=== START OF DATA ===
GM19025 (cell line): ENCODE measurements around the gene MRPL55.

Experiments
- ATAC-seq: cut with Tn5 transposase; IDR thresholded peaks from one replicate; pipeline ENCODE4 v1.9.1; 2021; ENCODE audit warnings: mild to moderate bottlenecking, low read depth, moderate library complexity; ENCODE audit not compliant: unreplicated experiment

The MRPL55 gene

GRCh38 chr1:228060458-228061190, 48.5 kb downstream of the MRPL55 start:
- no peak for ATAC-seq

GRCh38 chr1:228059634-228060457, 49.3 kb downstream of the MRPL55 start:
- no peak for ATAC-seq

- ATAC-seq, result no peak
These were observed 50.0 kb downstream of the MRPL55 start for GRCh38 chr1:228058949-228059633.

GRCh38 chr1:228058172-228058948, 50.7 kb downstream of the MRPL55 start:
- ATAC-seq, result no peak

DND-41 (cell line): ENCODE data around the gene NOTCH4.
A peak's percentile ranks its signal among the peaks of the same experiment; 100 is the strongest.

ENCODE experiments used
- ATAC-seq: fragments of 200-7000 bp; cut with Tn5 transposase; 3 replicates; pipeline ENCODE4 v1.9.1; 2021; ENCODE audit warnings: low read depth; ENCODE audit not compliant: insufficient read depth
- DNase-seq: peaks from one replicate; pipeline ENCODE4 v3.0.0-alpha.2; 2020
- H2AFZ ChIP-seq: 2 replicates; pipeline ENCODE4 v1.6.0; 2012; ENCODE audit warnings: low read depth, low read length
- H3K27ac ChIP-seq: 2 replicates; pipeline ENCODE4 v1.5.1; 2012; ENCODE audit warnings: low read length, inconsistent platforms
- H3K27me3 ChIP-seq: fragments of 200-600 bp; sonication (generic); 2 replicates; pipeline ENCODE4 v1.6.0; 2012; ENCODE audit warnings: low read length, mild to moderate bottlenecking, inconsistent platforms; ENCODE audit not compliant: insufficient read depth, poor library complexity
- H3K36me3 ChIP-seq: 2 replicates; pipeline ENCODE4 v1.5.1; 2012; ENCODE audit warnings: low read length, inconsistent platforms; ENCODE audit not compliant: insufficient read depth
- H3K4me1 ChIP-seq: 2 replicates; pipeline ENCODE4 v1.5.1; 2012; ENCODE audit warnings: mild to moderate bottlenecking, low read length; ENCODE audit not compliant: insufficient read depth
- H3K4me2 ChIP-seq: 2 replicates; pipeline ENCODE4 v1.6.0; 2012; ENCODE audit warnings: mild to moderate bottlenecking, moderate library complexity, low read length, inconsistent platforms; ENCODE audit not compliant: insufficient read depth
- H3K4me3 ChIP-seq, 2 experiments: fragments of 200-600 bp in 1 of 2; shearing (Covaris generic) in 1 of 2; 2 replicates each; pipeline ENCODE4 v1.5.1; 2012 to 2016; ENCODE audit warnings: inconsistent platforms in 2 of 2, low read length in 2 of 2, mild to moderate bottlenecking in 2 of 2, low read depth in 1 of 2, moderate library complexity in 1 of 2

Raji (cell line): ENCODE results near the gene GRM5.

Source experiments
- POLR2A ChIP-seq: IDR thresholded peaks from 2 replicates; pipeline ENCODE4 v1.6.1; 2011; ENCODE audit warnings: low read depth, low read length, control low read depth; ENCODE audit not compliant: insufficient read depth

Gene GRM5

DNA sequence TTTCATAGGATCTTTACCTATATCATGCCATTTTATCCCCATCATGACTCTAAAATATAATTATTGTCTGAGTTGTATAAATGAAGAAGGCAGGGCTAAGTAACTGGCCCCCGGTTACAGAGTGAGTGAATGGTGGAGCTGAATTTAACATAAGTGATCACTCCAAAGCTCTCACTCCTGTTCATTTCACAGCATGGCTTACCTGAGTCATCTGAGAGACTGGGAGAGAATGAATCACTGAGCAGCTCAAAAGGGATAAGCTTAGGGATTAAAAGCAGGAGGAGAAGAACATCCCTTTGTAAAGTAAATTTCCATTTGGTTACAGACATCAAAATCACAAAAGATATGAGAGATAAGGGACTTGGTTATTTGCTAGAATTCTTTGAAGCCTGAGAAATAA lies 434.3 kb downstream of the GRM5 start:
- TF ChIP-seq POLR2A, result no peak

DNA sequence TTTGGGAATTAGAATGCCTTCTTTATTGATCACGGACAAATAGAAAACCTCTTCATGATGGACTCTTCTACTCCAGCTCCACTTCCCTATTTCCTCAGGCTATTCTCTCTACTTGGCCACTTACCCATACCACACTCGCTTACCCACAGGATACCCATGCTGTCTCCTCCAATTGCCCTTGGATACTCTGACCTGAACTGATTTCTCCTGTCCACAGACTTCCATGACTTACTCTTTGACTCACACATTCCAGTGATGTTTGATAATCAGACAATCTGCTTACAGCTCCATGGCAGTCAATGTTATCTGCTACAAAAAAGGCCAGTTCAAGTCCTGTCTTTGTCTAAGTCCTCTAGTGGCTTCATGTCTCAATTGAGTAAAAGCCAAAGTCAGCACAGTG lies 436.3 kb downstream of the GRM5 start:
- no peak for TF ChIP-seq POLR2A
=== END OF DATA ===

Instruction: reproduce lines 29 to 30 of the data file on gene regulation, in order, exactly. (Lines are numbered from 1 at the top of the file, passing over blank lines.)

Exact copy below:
DNA sequence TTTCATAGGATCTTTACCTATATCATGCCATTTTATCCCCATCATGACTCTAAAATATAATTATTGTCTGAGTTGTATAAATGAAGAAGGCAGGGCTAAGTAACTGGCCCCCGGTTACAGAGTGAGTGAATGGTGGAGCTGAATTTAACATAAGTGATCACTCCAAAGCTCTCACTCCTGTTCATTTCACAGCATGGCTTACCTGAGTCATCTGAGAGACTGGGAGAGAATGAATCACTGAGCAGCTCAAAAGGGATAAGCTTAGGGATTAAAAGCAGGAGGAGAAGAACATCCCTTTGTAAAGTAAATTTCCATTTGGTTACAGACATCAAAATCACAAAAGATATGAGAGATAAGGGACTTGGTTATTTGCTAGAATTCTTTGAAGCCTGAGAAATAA lies 434.3 kb downstream of the GRM5 start:
- TF ChIP-seq POLR2A, result no peak